Surveys on French houses
Matthew Cameron looks at the various reports a seller must carry out on their house, and asks whether a buyer needs to commission their own survey
It seems that the requirements for preparing a contract for the purchase of a house in France becomes ever more complex. The number of searches and enquiries that are to be carried out by the seller before a contract can be signed has increased substantially over the past few years. In this article we shall look at what this means for the buyer – and also the seller – and whether there is still, in principle, a benefit for a buyer to commission a survey as well.
In the UK, a survey is commonplace as part of the buying process – househunters will generally factor in the cost of a survey when planning a purchase. It is certainly the case, though, that fewer purchasers in France have recourse to a surveyor. There may be fewer surveyors with the requisite skills and knowledge of French construction, but is that sufficient reason not to commission one to inspect a property when purchasing?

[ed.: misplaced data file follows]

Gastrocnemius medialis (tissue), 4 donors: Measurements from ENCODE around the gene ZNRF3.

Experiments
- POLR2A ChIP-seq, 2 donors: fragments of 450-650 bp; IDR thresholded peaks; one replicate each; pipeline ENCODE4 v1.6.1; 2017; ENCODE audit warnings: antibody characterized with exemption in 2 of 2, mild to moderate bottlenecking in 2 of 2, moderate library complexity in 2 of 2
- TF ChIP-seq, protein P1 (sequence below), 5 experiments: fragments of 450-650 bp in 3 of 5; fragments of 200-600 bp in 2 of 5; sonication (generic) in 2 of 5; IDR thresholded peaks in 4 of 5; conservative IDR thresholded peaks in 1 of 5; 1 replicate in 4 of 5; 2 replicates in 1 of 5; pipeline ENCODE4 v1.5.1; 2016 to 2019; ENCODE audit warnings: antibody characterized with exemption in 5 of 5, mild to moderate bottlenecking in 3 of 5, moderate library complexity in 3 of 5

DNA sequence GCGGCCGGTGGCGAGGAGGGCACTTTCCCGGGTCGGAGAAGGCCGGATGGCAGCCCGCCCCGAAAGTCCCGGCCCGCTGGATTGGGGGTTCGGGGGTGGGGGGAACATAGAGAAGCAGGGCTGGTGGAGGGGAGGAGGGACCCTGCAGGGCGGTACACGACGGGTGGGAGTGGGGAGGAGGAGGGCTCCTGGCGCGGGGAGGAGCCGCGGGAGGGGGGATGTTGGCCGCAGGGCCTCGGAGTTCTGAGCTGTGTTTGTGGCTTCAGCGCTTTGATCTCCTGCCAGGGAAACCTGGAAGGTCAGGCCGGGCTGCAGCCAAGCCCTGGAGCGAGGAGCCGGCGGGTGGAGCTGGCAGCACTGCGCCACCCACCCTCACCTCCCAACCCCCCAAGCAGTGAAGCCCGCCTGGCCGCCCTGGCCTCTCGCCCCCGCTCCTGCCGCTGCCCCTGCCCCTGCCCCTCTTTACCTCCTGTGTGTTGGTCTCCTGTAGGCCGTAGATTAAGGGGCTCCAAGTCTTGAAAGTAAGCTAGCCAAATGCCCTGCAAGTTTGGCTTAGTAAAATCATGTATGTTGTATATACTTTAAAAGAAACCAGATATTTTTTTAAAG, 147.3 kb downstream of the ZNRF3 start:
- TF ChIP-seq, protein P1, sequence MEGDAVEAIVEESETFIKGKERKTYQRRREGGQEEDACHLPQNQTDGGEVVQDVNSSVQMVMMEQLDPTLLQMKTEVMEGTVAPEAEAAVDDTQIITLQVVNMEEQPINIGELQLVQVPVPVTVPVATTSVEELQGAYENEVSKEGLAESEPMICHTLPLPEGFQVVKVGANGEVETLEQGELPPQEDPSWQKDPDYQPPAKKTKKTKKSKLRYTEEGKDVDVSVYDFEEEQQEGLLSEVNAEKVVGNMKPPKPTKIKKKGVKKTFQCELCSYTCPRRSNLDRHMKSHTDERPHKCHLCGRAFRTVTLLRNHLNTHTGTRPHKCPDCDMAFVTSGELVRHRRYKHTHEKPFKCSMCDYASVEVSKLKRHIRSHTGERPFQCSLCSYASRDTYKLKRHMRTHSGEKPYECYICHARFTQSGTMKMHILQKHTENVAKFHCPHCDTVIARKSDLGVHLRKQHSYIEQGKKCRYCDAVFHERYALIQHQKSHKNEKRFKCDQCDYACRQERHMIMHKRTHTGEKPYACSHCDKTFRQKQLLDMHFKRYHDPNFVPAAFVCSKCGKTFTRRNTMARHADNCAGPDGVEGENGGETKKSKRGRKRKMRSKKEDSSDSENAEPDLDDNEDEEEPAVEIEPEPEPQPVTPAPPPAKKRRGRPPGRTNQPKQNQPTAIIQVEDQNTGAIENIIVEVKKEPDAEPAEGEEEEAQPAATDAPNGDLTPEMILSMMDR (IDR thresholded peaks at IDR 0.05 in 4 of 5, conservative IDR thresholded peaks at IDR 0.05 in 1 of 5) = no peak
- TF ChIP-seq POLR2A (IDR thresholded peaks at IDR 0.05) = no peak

Buyers occasionally relate stories about how they are told there is no need for a survey, that the pre-contract diagnostics cover the same task. But is this correct? They are certainly very detailed. The types of inspection to be carried out depend on a number of issues, mainly the type, age and location of the property.
As an important side note, the inspections discussed below may well be required when a property is being rented out, not just sold, and therefore this article should hopefully be of relevance not property buyers and owners alike.